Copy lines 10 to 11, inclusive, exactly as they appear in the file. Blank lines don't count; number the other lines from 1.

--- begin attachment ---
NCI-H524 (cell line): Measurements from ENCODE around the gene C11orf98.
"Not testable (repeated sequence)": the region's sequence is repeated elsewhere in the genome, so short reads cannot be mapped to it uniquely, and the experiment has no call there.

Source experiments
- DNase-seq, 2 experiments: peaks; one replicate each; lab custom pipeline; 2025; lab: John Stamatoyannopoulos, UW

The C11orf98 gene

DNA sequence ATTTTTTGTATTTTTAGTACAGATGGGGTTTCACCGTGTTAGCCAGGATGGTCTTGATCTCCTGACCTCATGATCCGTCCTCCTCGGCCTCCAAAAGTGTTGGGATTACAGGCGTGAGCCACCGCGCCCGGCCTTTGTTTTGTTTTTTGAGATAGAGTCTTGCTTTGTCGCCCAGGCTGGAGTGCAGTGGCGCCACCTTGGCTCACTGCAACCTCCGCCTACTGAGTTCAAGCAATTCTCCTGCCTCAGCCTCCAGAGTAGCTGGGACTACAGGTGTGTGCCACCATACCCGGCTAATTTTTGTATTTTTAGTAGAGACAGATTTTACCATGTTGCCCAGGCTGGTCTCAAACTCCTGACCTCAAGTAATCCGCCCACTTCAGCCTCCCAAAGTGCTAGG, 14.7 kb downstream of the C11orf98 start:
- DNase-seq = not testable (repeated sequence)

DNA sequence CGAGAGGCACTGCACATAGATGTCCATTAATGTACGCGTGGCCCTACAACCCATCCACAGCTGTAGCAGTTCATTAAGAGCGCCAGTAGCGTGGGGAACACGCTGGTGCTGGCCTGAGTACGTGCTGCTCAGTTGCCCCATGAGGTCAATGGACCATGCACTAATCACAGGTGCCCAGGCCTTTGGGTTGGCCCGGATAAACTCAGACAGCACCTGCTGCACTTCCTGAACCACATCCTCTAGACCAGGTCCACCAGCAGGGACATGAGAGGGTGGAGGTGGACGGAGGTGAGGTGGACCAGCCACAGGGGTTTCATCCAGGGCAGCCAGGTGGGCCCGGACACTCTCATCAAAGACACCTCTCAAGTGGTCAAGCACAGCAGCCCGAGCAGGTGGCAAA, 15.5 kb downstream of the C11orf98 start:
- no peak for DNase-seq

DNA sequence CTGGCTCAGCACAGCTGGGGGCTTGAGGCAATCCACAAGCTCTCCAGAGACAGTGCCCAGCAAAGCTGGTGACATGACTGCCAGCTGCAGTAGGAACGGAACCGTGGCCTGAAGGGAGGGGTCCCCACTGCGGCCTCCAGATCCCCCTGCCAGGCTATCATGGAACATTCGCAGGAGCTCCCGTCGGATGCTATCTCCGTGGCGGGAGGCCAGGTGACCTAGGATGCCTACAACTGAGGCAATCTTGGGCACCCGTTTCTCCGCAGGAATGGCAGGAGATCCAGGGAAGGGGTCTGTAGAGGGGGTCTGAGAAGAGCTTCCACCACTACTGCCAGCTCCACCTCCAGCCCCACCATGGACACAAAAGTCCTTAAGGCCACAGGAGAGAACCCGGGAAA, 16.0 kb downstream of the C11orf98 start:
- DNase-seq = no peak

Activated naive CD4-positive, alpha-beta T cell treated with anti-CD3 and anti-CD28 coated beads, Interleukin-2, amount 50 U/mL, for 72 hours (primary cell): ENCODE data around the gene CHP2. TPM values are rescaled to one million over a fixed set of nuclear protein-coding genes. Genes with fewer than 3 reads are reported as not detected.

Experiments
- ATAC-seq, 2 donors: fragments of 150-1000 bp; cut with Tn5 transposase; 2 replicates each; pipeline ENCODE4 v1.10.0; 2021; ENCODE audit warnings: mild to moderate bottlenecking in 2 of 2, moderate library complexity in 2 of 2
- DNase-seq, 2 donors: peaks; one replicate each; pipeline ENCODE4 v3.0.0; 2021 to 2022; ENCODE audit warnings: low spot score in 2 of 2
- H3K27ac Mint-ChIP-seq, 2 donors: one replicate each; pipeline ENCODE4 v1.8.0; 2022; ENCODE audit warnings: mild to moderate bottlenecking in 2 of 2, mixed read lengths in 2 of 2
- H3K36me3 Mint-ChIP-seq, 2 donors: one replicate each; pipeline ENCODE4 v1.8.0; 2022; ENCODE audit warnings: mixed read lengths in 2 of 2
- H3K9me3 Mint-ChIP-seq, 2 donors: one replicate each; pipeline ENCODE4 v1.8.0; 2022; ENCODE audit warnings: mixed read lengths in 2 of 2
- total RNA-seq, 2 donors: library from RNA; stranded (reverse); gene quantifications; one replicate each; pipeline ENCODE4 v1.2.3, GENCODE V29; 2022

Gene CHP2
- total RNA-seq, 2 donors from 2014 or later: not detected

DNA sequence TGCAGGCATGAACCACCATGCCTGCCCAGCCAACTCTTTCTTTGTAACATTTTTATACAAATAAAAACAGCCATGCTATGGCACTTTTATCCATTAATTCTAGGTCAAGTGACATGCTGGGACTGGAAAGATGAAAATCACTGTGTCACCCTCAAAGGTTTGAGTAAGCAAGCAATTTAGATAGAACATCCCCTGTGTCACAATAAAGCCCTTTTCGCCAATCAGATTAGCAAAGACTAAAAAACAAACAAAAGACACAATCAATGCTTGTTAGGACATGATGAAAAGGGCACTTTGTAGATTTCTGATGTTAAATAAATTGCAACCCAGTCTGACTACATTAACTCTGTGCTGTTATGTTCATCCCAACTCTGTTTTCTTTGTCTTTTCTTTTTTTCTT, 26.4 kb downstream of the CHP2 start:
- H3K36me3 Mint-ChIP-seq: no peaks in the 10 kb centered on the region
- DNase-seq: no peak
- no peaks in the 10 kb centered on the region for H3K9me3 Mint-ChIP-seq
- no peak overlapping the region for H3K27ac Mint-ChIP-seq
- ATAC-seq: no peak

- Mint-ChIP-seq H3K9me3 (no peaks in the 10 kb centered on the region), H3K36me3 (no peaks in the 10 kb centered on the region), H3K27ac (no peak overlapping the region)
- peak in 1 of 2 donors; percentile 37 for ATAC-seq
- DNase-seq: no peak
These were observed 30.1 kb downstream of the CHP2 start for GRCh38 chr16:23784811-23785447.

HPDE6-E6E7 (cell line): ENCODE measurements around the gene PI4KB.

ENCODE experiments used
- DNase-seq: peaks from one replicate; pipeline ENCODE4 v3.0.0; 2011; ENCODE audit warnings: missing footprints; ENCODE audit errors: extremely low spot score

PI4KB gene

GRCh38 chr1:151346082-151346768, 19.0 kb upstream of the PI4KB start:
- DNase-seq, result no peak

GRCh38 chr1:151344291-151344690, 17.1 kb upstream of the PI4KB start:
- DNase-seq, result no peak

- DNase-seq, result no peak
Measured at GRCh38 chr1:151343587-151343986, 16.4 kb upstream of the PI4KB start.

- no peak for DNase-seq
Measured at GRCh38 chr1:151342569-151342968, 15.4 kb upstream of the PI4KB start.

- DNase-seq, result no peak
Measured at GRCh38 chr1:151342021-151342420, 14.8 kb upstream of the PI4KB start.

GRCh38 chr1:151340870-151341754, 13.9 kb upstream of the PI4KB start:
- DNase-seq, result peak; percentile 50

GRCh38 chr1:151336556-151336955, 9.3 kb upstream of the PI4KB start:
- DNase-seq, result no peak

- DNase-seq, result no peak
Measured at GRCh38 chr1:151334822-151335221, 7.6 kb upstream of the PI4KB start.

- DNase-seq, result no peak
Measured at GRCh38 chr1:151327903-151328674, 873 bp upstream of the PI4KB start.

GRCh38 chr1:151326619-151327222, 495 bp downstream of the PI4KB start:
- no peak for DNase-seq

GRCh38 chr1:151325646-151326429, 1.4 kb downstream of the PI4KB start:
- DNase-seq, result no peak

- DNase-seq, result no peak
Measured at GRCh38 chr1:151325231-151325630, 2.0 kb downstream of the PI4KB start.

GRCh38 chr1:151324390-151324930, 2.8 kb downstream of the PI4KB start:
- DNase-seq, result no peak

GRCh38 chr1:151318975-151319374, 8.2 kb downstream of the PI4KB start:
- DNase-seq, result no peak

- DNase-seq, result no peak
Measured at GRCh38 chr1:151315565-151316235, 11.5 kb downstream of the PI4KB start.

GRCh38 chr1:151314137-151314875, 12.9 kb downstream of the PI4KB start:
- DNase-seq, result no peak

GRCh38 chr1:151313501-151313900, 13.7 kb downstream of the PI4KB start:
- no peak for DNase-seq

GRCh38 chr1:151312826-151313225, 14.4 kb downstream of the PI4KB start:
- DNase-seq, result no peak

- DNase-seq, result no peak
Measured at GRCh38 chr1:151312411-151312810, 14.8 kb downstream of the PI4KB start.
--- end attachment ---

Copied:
DNA sequence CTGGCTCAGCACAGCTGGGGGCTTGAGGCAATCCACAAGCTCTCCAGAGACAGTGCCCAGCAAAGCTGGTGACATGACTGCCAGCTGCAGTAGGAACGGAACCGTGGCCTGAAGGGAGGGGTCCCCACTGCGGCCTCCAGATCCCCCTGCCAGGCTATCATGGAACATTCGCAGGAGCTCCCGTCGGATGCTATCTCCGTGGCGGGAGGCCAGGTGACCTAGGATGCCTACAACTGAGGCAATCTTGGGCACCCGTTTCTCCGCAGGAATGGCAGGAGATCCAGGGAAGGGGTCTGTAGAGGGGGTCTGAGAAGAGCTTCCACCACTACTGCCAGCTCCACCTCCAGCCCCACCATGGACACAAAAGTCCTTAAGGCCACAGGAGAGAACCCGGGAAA, 16.0 kb downstream of the C11orf98 start:
- DNase-seq = no peak